Her career has spanned marcomms, PR, management, business development and coaching across Europe, the US, The Middle East and India.
As one of the first from her school to go to Oxford she knew it could be life-changing and she chose Wadham as she wanted a college which was in the vanguard of accepting women undergraduates. Her girls’ grammar, turned comprehensive, school in London, had a former pupil join Wadham in 1974 so Rose applied. “I wanted to be a journalist and had ambition to go to Oxford as I knew it would be a fantastic start in life. At the time Wadham was rooted in left wing politics and it was seen as the progressive, campaigner college – I think the current access programme is evidence that the same ethos still exists.”
Arriving at Oxford was initially daunting. “I was used to being the ‘clever’ one at school and arrived to suddenly find I was just one of many clever ones and everyone else seemed so much more politically aware, so I was a bit intimidated to start with. Ironically I talk a lot about Imposter Syndrome now, when I am coaching and mentoring, an issue than women often suffer more than men. The loudest voices are not the only voices worth listening to."
Rose’s tutors were Terry Eagleton and Alan Ward. After just four weeks at Oxford Rose turned up for a George Elliot tutorial with Terry at 10am in the morning to find him out. “He turned up twenty minutes late and we went into his room and after another twenty minutes sitting in silence with him puffing on his pipe and looking depressed he said, ‘Right, let’s go to the KA (King’s Arms)’. It turned out that he had been interviewed to join the Labour party that morning and had been turned down on the grounds that he was too radical.” A couple of days later Rose found a note from Terry in her pigeon hole apologising for the ‘non-tutorial’ and rescheduling.
Apart from the beauty and history of the College, what makes Wadham special for Rose is the enduring friendships that she made here. She remains close friends with about twenty people from her year and in 2019 they met in the Wadham Room of the KA to celebrate 40 years since matriculation. The same group celebrates their Gaudy this year.
“Terry told us that by coming to Oxford we were part of an elite - he wanted us to understand how privileged we were, not just in terms of the opportunities open to us but also in the relationships we made here. Our year group was completely co-educational and inclusive; whatever your background or education you could belong at Wadham – this was a powerful legacy. We shared a socialist with a small ‘s’ outlook on life and have a heightened social conscience.”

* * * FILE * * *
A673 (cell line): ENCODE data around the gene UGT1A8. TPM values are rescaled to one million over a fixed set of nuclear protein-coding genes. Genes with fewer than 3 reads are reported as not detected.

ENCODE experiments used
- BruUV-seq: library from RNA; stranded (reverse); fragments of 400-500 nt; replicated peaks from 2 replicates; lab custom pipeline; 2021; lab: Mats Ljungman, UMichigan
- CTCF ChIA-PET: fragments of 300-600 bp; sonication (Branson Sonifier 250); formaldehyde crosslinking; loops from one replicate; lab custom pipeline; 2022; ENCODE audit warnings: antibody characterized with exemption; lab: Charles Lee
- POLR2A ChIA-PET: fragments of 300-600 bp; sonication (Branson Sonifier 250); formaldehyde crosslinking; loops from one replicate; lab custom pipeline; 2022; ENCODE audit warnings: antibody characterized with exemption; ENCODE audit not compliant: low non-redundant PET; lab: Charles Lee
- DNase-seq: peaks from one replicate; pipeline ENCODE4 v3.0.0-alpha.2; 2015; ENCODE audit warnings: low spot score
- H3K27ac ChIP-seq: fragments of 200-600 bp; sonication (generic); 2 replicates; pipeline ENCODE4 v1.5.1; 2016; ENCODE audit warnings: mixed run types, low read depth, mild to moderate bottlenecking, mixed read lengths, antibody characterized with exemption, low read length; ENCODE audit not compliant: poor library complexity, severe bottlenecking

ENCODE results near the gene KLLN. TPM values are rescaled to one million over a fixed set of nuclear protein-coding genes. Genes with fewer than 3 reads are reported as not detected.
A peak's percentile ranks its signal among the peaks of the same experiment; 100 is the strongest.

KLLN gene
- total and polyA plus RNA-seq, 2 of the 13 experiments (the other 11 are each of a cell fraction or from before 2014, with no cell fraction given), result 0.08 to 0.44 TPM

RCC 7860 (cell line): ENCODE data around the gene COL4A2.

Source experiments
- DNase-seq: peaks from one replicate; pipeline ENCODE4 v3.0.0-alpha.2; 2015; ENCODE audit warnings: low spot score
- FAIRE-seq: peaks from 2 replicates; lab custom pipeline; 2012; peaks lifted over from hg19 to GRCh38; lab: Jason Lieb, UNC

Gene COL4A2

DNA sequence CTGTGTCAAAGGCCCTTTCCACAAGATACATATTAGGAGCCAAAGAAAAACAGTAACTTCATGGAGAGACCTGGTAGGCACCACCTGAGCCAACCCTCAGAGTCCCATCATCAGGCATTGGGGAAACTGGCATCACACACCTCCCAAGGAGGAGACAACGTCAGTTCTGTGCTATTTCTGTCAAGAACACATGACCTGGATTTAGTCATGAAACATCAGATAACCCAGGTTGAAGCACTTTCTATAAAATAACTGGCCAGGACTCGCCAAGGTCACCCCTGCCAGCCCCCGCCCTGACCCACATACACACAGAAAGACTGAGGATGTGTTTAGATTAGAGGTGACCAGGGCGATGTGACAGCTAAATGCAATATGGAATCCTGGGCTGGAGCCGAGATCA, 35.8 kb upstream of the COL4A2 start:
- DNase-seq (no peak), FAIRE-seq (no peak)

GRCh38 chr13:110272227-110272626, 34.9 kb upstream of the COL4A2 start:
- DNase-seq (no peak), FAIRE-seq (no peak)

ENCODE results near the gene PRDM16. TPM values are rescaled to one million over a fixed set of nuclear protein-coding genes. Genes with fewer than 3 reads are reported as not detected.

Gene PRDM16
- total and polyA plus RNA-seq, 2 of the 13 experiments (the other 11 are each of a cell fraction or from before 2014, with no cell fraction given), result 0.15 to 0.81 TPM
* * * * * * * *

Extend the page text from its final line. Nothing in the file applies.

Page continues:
After completing her studies Rose became a freelance reporter for the City of London Recorder where she worked for two years before moving to a small PR company in Covent Garden. “This was an opportunity to help build businesses and use my writing skills.” She joined a larger PR agency in the mid-80s and worked her way up the ladder, buying it from the owner and then merging the expanding agency.
Seeking broader marketing experience she went on to join Wolff Olins in 2008, firstly as Head of Sales and Marketing and then as Global Head of Business Development and Global Head of Reputation. In 2017 she hired the PR agency Propeller, and liking what they did, she joined them as Director of Clients and Strategy in 2019.
Rose helps clients get on-point with their communications strategy and messaging, and provides strategic counsel, all with a deep understanding of what tech, creative and media agencies need to deliver.
“I get the biggest buzz from contributing to a business’s growth and their leaders’ fame in the market place. I work closely with client leadership and what they want to shift or change. I show them how they can build their networks and come up with creative ideas for growth – it’s great to feel valued for what you can bring.”
A crucial part of her role, and one which she enjoys enormously, is that of coach and mentor. “Helping teams to shine and develop is very important to me, building skills and helping people understand and nurture their networks.” Rose delivers an annual networking Masterclass to students in Brand Leadership at the University of East Anglia.
What advice does she have for current students hoping to break into marketing/PR?
“An Oxford education is great but it isn’t enough on its own. Stay open to what is going on in the world in all walks of life, from music to news and culture. You need to demonstrate that you don’t just exist in your own echo chamber. “
When job hunting she recommends you start with a spreadsheet, writing down the opportunities that interest you, the organisations you admire, who you know that could help and what you can bring to the organisation. Showing you understand their business and setting out what you can bring is the best way to lose your nerves at interview, she advises.
“Anyone thinking of marketing, business development or indeed any career, should not underestimate the power and influence of humour. When Alan Ward interviewed me for Wadham, he commented about how one of my essays - ‘The sun will rise tomorrow. Discuss’ - had made him laugh. I think that may have been a factor that helped me stand out. More recently, my CEO at Wolff Olins mentioned in a review that I quickly became a global leader because I was able to influence people and help change perspectives through humour. It’s a great asset in anyone’s career.”
“Make time for your passions outside of work” she counsels. “Your passions make you interesting and show your entrepreneurial spirit.” For Rose, food is her passion, as demonstrated by her lively food blog http://the-coconut-asado.tumblr.com/ where she talks about food and shares recipes she discovers on her many travels. She was even a MasterChef Finalist in the Lloyd Grossman days!